Scientists have known for almost a century that the universe is expanding, meaning the distance between galaxies across the universe is becoming ever more vast every second. But exactly how fast space is stretching, a value known as the Hubble constant, has remained stubbornly elusive.
Now, University of Chicago professor Wendy Freedman and colleagues have a new measurement for the rate of expansion in the modern universe, suggesting the space between galaxies is stretching faster than scientists would expect. Freedman's is one of several recent studies that point to a nagging discrepancy between modern expansion measurements and predictions based on the universe as it was more than 13 billion years ago, as measured by the European Space Agency's Planck satellite.
Research - Points - Discrepancy - Predictions - Observations
As more research points to a discrepancy between predictions and observations, scientists are considering whether they may need to come up with a new model for the underlying physics of the universe in order to explain it.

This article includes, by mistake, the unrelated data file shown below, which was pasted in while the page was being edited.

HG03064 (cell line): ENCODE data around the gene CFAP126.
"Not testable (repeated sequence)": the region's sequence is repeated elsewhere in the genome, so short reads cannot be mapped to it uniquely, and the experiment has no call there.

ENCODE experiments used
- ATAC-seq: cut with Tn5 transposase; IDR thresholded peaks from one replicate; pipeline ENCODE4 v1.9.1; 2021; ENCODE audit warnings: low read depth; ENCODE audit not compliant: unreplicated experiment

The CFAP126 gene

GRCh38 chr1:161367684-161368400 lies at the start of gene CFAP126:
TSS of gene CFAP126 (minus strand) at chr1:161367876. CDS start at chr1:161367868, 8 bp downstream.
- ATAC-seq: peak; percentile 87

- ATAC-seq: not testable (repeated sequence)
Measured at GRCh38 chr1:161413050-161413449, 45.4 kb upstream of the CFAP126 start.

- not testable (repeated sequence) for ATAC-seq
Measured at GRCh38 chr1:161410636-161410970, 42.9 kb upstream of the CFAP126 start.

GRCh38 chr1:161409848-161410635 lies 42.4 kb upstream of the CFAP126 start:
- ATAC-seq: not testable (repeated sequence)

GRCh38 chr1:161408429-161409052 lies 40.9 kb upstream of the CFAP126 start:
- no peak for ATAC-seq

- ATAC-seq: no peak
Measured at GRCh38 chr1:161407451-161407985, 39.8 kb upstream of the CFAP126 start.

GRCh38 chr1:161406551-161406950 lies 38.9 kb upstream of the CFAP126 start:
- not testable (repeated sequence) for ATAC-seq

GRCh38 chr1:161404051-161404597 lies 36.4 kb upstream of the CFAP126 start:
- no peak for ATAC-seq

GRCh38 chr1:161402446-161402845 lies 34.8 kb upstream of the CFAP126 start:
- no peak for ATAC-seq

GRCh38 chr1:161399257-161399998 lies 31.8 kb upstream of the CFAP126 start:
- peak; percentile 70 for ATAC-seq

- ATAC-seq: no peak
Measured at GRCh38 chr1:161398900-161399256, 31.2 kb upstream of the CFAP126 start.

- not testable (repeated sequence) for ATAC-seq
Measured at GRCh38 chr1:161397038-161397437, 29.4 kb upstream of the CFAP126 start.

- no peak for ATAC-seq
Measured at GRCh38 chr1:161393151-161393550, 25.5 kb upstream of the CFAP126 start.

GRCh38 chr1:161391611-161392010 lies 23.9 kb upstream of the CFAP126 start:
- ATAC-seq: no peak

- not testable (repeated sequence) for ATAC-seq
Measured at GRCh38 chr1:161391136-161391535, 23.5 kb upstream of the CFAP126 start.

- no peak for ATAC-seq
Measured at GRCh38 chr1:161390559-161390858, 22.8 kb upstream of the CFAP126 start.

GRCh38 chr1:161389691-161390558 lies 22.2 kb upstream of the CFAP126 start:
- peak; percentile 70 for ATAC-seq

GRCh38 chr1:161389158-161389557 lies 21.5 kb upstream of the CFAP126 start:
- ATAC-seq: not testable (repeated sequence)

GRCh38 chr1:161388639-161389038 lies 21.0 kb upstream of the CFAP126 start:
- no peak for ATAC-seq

"The Hubble constant is the cosmological parameter that sets the absolute scale, size and age of the universe; it is one of the most direct ways we have of quantifying how the universe evolves," said Freedman. "The discrepancy that we saw before has not gone away, but this new evidence suggests that the jury is still out on whether there is an immediate and compelling reason to believe that there is something fundamentally flawed in our current model of the universe."
Paper - Publication - Astrophysical - Journal - Freedman
In a new paper accepted for publication in The Astrophysical Journal, Freedman and her team announced a new measurement of the Hubble constant using a kind of star known as a red giant. Their new observations, made using Hubble, indicate that the expansion rate for the nearby universe is just under 70 kilometers per second per megaparsec (km/sec/Mpc). One parsec is equivalent to 3.26 light-years distance.
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